# How exactly is the domain of the marginal probability density function determined from a joint density function?

Given the following joint density function

$$f_{X,Y}(x,y) = \begin{cases} 3x, & \text{if 0\lt y \lt x \lt 1} \\ 0, & \text{otherwise} \end{cases}$$.

We're then asked to find the marginal probability density function of Y.

[ so for $$y\not\in (0,1)$$ the marginal density of Y:

$$f_Y(y)=\int_{-\infty}^{\infty} 0 dx =0$$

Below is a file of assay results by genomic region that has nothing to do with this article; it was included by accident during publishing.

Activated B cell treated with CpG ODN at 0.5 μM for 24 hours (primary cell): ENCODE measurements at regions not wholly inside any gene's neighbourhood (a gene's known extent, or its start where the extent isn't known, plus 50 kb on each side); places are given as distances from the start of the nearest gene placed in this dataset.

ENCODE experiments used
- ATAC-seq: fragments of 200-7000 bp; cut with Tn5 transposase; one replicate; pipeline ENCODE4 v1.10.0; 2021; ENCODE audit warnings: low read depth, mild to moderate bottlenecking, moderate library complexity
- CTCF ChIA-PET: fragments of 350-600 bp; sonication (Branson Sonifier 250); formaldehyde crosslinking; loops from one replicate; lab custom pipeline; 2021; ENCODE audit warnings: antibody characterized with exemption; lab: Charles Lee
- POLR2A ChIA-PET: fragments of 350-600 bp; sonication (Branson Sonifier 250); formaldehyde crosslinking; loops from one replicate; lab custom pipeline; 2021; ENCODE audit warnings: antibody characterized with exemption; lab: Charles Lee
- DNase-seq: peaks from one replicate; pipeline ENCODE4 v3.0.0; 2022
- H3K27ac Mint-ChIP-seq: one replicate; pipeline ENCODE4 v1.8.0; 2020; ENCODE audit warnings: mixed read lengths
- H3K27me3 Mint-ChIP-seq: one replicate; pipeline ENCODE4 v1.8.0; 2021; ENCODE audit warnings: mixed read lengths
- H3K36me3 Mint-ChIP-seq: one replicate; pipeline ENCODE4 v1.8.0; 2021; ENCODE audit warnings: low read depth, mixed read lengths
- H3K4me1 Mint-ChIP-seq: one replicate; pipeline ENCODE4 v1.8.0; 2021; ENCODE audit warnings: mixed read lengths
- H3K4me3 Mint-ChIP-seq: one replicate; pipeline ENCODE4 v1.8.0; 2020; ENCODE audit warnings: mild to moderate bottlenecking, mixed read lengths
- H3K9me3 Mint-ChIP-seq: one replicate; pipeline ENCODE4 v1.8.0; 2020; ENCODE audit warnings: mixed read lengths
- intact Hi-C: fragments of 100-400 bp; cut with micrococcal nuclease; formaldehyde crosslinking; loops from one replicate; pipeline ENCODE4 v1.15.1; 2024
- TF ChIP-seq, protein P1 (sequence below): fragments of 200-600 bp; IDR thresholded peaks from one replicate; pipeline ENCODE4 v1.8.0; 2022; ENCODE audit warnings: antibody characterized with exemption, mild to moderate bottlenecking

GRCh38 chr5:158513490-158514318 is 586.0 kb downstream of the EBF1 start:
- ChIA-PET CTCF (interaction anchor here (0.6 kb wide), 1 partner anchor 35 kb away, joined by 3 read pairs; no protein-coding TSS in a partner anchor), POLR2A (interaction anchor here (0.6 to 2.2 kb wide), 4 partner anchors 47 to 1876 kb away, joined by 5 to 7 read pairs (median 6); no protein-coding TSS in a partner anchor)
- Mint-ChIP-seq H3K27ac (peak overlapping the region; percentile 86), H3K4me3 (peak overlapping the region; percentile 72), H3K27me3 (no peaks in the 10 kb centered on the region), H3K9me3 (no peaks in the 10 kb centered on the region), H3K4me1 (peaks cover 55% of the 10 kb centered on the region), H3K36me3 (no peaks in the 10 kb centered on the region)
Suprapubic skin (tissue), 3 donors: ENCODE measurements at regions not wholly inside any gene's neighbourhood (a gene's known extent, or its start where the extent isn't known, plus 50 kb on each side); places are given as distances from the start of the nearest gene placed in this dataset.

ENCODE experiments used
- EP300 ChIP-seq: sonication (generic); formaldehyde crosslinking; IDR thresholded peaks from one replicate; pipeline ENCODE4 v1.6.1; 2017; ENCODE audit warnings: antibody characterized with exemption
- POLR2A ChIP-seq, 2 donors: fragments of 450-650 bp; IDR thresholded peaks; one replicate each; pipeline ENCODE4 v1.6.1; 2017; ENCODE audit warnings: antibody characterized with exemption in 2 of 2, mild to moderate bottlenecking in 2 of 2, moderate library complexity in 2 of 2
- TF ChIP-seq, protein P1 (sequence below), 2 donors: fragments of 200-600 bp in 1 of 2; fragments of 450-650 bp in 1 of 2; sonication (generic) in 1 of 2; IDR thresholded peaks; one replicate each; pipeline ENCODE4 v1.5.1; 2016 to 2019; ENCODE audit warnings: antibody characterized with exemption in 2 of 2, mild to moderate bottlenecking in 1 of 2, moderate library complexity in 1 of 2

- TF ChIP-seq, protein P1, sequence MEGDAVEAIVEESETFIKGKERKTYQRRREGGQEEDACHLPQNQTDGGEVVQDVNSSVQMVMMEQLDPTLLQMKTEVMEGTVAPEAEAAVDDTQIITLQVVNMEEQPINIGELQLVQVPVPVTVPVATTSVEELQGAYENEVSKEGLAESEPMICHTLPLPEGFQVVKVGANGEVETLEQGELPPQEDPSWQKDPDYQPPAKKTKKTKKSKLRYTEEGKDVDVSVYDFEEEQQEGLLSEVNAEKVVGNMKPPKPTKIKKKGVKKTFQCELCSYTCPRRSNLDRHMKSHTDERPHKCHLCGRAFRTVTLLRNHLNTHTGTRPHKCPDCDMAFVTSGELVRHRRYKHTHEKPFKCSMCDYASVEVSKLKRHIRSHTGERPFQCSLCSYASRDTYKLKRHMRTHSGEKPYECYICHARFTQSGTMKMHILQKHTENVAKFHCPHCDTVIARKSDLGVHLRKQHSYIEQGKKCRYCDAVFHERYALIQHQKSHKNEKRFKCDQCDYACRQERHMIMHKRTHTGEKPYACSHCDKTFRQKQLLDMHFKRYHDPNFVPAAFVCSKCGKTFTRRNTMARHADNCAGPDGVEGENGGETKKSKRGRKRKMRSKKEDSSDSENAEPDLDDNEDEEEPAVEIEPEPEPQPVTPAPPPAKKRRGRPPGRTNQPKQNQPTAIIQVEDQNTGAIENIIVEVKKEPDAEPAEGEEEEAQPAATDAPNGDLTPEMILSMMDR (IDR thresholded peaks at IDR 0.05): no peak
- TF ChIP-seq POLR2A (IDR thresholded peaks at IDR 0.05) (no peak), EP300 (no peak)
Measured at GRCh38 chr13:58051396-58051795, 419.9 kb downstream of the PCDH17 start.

then, for $$y\in(0,1)$$ and $$0\lt y \lt x \lt 1$$, the joint pdf is: $$f_{X,Y}(x,y)=3x$$ and $$0$$ otherwise.

Thus $$f_Y(y)=\int_{1}^{y} 3x dx =\frac{3}{2}-\frac{3}{2}y^2$$.]

and finally we end up with: $$f_{Y}(y) = \begin{cases} \frac{3}{2} - \frac{3}{2}y^2, & \text{if 0.

My questions is: Why exactly is it "if $$0 \lt y \lt 1$$"?

Is it because this is the range of the random variable Y such that the joint pdf is not zero and hence the marginal pdf of y is not zero?

$$X$$ and $$Y$$ are constrained by $$0. For a given value of $$X$$, $$Y$$ is restricted to $$(0,X)$$ but as $$X$$ varies the only restriction you have on $$Y$$ is $$0. So the density of $$Y$$ is supported by $$(0,1)$$.